These notes are taken from a most satisfying CLSIG event with Alex G Smith. It was a timely wake up call for how machine learning is being perceived; instead of the marauding AI robots of horror movies, it should be the thought of messy misused data keeping us up at night.
Above all it confirmed what most of us already know; that information professionals have been designing and providing ‘AI’ for years. Many things currently being touted as such are nothing more than data and algorithms. Analytics and automatic documentation is not AI.
Filters are essential in searches, but as a life choice...?
‘Filter bubbles’ as a concept was first coined by Eli Pariser in 2011, and depending on the intentions of the publisher or advertiser, they can be used for good or bad. Our online consumption habits are a dream for contextual search engines, targeted advertising or political manipulation.
But it can also enable subscription databases to recommend related information. After all, when librarians are familiar with their users’ interests, we can anticipate their needs. That saved book, forwarded article etc is what makes people trust us.
Preference based information provision can require a nuanced approach to ethics. Not everyone cares for their interests being tracked and they are entitled to privacy - however it seems some industries are more ‘acceptable’. The music industry has a long history of recommendation engines, for instance Last.fm, iTunes and Spotify.
In these cases AI is already here. Your past music choices influence future suggestions, which is how Spotify chooses what makes it on to your playlist.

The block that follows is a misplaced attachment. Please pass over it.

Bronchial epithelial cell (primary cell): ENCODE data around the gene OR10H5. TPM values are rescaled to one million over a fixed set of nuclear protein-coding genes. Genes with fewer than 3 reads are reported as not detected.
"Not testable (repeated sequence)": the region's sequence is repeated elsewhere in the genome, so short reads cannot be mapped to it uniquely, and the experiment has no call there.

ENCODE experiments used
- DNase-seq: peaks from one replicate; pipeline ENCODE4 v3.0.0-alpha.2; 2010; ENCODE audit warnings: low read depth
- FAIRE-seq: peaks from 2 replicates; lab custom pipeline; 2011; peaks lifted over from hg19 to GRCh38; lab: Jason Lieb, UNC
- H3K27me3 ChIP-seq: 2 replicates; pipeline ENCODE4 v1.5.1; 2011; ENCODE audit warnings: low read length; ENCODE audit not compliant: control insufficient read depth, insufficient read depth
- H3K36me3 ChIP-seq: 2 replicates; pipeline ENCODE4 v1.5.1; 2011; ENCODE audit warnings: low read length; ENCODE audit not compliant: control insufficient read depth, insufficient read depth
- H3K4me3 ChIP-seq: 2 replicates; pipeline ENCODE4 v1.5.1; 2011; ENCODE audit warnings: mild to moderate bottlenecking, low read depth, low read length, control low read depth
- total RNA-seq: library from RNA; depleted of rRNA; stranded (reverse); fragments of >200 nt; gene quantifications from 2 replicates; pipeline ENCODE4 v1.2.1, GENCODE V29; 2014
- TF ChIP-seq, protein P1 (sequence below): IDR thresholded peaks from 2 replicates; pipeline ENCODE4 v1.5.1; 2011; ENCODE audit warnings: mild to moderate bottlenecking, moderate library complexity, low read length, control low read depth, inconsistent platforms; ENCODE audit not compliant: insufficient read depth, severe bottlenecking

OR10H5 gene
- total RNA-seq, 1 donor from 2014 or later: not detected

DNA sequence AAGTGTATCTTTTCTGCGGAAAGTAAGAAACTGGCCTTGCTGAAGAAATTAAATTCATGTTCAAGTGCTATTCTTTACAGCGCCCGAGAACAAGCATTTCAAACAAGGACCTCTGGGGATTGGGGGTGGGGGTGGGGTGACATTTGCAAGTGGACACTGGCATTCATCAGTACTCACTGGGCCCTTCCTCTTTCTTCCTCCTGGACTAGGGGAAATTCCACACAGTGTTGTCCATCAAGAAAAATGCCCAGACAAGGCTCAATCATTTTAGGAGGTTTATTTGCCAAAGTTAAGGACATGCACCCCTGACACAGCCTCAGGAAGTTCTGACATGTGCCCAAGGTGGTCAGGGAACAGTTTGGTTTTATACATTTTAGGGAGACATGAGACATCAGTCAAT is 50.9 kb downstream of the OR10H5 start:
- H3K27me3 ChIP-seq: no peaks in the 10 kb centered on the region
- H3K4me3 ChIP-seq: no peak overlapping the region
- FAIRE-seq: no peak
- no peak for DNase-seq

Cambridge Analytica remains in the news regarding its recent descent into administration and more Russian allegations. The fact remains that there are many points to be made about the moral and ethical lines that were crossed by both this company and Facebook.
There continues to be a lot of criticism of Mark Zuckerberg and Facebook, but anecdotal data suggests that people’s behaviour hasn’t changed that much. In many ways we have been sleepwalking our way into this data mess. How many people actually read app/site terms and conditions?
How many people are willing to give information to organisations simply because they wanted free WiFi? Or allow sites access to personal profiles just to access a quiz? And you can guarantee that Facebook is not unique - this is just the tip of the iceberg.
‘Humans are excellent at creating mess. We are currently polluting ourselves with unstructured data, and unrealistically expecting AI - or machine learning - to clean it all up”
Data leaks always have an ethical angle. Take for instance the 11 million Panama papers which even now are still being scoured for company wrongdoing. Meanwhile there are many innocent individuals mentioned in these papers at risk of exposure, and the two developers who implemented an open source search engine have taken pains to protect people’s privacy.
Organising and sorting this data has been made easier as much of it was leaked with metadata attached. Many connections have been made leading to more transparency around shell companies. This is not AI but purely the application of conventional data management, searching and analysis.
Law and legal language can be relatively logical. Both knowledge management and legal eDiscovery involve organising vast quantities of messy data. Know-how depends on flowcharts, checklists and taxonomies; to take Alex’s phrase, ‘IA (information architecture) before AI.
There is some AI in terms of supervised machine learning but self learning is still some way off. Learning sets take a while to set up and they have to be right otherwise there is a danger of ‘garbage in garbage out’. But much of the value is in connecting tacit knowledge, search construction and source selection and evaluation. These are all skills which law librarians have in abundance.
That’s all very well but what skills will the legal profession require in the future? Given that law is data heavy and we are not robots, there will be a need for data literacy. There will always be a requirement for making connections and application of judgement. Perhaps we shouldn’t be so focused on right answers but make the best of our human ability to explore and include multiple viewpoints.
Only then will we make the AI work in a truly human way, with a true respect for data protection and integrity. Do you agree?